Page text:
High altitude climber Gerlinde Galtenbrunner.
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Archive Kaltenbrunner

"I would start meditation and yoga earlier in the next life".

Gerlinde Kaltenbrunner
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... Gerlinde Kaltenbrunner sums up when asked what she would have done differently with the knowledge she has today. Apart from that, the high-altitude mountaineer and trained nurse looks back on her career with great satisfaction, gratitude and joy.

Gerlinde Kaltenbrunner has climbed all 14 eight-thousanders without supplemental oxygen or high altitude porters. She is one of the most successful high-altitude mountaineers in the world. After her divorce from Ralf Dujmovits in 2015 - with whom she lived for part of the time in Germany - the native Upper Austrian returned to her homeland and lives at the tranquil Attersee. In addition to the mountains and nature, a vegan diet, meditation and yoga play a major role in her life - but she does not set great store by records.

ISPO.com: When you look back over the last decades. What counts as your personal highlights and what would you perhaps have done differently with the knowledge you have today?

Gerlinde Kaltenbrunner: The first thing that comes to mind is K2 from the north side. To be able to take the last steps to the highest point of this mighty, beautiful mountain, to feel the sudden deep silence within me, the feeling of being one with everything, is certainly one of my absolute highlights and I am very grateful for it. Only with meditation and yoga I would start in the next life at a young age.

You have written mountain history - were there also times when you doubted your profession as a professional mountaineer?

No, I never doubted it. However, after the avalanche on Dhaulagiri, when I spent the night in a high camp tent again for the first time (on Broad Peak), I left the tent countless times at night to check whether we had pitched it in a really safe place. I developed a real compulsion to check and couldn't sleep. At that time I had to make a clear decision the next morning. Either I pack up my things and stop high altitude mountaineering or I consciously decide to trust in life again and to make the best possible decisions. I decided on the second.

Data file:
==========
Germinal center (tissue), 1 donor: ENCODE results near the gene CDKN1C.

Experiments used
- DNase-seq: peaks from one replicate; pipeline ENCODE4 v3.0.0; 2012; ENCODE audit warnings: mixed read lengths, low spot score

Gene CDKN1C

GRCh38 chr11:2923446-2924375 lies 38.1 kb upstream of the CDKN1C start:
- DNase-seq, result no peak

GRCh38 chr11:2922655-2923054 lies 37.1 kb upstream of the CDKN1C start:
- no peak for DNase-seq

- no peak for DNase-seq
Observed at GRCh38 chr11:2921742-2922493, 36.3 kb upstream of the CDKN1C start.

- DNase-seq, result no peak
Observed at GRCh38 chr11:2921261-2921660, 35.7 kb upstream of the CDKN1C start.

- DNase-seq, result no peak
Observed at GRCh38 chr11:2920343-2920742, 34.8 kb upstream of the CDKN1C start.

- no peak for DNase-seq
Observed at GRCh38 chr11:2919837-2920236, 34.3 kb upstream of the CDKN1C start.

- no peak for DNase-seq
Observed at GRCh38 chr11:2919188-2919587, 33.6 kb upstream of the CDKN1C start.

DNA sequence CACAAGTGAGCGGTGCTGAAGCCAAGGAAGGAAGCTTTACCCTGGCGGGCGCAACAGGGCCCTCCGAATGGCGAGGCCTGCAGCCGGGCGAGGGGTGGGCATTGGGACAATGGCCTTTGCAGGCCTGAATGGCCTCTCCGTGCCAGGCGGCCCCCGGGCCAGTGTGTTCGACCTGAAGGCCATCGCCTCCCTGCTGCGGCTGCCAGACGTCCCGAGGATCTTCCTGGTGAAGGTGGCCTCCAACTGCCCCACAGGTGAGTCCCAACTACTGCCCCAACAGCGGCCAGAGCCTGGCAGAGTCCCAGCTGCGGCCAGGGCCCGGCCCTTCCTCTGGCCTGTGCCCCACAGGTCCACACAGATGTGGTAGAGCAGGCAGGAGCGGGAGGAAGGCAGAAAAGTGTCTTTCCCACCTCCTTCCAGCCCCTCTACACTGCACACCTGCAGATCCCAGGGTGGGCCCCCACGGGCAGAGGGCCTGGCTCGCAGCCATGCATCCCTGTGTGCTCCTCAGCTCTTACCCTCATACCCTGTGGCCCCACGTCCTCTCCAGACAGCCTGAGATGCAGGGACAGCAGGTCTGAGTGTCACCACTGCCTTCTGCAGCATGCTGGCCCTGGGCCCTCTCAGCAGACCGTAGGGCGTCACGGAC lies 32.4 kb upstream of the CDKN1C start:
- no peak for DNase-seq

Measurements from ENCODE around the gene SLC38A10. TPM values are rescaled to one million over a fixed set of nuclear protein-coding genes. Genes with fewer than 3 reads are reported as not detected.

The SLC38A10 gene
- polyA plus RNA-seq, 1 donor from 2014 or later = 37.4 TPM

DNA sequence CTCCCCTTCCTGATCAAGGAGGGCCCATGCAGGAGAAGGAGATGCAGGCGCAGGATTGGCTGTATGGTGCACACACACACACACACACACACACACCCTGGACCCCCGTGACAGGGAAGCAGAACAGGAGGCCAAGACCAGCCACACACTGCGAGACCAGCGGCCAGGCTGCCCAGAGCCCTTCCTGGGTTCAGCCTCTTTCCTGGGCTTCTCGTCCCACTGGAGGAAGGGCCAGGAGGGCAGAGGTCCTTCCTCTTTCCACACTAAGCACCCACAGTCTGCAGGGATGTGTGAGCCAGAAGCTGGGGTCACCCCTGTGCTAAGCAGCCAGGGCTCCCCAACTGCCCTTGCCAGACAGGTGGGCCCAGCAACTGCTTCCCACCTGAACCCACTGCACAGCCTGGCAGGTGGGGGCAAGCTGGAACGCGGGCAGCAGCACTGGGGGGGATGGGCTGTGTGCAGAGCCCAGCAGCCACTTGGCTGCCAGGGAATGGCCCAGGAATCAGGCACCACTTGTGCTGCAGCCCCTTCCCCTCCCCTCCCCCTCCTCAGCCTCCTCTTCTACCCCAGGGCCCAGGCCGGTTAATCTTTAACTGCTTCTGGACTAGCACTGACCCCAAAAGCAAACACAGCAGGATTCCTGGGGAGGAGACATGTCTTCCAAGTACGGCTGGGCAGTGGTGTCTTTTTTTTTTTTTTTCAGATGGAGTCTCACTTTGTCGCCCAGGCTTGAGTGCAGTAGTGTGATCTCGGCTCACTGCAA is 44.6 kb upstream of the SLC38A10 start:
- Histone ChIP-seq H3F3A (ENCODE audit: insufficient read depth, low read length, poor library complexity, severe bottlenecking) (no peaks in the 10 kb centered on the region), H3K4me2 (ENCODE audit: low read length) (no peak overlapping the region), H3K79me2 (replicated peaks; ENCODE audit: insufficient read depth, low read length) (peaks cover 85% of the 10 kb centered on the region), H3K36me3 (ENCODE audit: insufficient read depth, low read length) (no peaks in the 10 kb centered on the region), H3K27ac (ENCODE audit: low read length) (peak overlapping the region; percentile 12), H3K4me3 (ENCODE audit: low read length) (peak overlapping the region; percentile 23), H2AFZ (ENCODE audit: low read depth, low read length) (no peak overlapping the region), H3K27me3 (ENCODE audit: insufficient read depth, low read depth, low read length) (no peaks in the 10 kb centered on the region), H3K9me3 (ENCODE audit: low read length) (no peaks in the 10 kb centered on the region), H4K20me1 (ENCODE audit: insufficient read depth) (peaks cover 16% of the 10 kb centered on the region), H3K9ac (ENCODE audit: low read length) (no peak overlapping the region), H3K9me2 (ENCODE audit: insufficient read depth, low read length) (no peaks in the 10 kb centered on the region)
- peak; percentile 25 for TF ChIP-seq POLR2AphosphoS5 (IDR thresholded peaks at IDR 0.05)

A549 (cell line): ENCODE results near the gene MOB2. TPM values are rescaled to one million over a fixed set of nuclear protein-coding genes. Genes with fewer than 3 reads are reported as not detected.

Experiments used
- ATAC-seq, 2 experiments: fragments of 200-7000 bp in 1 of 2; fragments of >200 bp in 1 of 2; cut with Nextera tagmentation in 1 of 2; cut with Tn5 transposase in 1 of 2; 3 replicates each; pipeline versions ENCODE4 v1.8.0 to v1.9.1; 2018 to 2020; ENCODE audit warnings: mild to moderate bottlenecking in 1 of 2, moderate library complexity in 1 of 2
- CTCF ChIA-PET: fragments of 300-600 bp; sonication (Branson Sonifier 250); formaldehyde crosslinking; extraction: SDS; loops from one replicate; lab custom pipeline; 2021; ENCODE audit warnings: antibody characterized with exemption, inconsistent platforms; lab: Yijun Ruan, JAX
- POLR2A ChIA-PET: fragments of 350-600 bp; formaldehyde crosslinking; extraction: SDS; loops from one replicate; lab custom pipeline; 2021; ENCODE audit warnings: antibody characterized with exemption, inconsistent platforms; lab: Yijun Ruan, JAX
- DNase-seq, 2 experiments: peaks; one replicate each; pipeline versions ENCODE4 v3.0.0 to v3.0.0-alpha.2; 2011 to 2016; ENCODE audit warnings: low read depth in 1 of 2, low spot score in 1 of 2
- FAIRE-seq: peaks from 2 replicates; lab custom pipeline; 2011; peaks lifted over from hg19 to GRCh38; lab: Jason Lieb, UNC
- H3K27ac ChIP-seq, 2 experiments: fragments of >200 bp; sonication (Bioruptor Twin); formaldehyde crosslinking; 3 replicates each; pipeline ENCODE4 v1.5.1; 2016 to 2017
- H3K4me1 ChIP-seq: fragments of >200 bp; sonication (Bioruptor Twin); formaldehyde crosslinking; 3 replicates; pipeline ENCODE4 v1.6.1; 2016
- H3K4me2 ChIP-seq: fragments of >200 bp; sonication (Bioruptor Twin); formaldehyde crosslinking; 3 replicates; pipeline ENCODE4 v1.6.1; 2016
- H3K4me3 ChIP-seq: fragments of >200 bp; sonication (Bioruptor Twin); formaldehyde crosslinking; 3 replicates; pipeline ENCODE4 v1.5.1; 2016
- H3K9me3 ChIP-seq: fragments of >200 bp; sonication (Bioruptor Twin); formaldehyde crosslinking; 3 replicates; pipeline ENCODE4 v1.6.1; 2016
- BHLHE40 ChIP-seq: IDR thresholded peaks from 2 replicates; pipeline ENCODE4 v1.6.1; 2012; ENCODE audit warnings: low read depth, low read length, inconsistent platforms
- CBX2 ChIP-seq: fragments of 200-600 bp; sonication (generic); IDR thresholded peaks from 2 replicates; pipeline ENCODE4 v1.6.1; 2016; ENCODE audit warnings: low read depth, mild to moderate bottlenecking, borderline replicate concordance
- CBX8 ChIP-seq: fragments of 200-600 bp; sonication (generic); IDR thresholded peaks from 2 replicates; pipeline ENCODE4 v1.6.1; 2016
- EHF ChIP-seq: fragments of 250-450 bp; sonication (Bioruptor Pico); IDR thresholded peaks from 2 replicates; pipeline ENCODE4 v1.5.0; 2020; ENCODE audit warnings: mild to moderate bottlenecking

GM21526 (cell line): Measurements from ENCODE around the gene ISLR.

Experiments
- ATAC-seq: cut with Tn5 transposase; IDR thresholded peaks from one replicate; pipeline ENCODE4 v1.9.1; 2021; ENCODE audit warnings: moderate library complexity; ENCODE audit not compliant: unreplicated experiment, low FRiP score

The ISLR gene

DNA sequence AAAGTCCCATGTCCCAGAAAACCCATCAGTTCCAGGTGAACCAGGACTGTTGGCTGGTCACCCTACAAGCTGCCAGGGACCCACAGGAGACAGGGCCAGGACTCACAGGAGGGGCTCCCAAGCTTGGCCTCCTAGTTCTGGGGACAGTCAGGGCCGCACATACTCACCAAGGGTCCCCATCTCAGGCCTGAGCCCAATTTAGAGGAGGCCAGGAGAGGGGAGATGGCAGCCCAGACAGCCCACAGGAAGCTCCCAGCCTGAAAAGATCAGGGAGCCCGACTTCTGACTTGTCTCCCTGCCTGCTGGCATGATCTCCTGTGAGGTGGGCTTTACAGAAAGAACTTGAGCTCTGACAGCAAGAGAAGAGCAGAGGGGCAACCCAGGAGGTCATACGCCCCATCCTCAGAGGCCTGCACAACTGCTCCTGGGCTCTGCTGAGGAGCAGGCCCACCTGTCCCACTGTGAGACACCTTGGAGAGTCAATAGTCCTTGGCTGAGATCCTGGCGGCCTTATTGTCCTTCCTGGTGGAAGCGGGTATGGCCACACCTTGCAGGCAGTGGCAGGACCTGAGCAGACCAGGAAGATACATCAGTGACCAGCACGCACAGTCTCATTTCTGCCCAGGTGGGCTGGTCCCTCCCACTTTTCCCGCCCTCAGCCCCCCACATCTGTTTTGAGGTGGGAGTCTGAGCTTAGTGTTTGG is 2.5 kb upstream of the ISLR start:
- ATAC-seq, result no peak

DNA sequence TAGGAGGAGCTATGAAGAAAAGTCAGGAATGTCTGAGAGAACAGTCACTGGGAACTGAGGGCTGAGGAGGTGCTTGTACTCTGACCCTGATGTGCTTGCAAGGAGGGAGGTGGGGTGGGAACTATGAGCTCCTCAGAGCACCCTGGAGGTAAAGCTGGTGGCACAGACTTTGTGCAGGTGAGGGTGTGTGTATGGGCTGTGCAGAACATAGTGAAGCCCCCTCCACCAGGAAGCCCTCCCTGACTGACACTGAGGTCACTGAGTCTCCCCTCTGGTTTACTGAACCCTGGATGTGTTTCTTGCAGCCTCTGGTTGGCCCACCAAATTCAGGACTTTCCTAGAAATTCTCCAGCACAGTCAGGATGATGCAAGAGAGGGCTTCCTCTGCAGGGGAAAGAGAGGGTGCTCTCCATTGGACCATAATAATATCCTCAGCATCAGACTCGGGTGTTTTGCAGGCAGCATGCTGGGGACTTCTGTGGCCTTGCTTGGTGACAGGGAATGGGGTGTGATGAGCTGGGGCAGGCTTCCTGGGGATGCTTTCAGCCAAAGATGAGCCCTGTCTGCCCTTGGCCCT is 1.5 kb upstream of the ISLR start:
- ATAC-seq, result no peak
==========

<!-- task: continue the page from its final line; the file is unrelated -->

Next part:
Higher, further, faster - life as a professional climber has changed a lot in recent years. What advice do you have for young women who want to follow in your footsteps?

My recommendation to all young people is to feel completely within to recognize where their true abilities lie and whether they really want to follow this path from the bottom of their heart. Enthusiasm and dedication, willpower, discipline, patience as well as self-reflection are very good prerequisites to achieve one's goals - no matter in which area. Listening to your own intuition and the "healthy return" should always have the highest priority.

Gerlinde Kaltenbrunner im Interview
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Gerlinde Kaltenbrunner im portrait

The Upper Austrian grows up in Spital am Pyhrn, where the parish priest takes her on numerous mountain tours on Sundays after Mass. The priest Dr. Tischler's passion for the mountains transfers to the young Gerlinde Kaltenbrunner and marks her entry into the world of the vertical. Her love of climbing also goes back to this time. While training as a nurse in Vienna, Kaltenbrunner uses every free minute for mountaineering and climbing. At the age of 23, she fulfills her biggest dream to date by climbing the Broad Peak pre-peak (8,027 m) in Pakistan.
The desire to climb more high mountains is ignited, and she starts putting her nurse's salary into expeditions. After climbing Nanga Parbat in 2003, which is her fifth peak above 8,000 meters, she makes a decision: The decision to become a professional mountaineer. With the ascent of the 8,611-meter K2, the second-highest mountain on earth (August 23, 2011), she is the third woman to have climbed all 14 eight-thousanders - and she is the first woman to have succeeded without supplemental oxygen. For the Upper Austrian, however, it is never about records – but about harmonious coexistence – with people and with nature. A mindful, respectful and loving approach to nature and all beings are the cornerstones of her life. In lectures and seminars she shares her experiences and wants to inspire.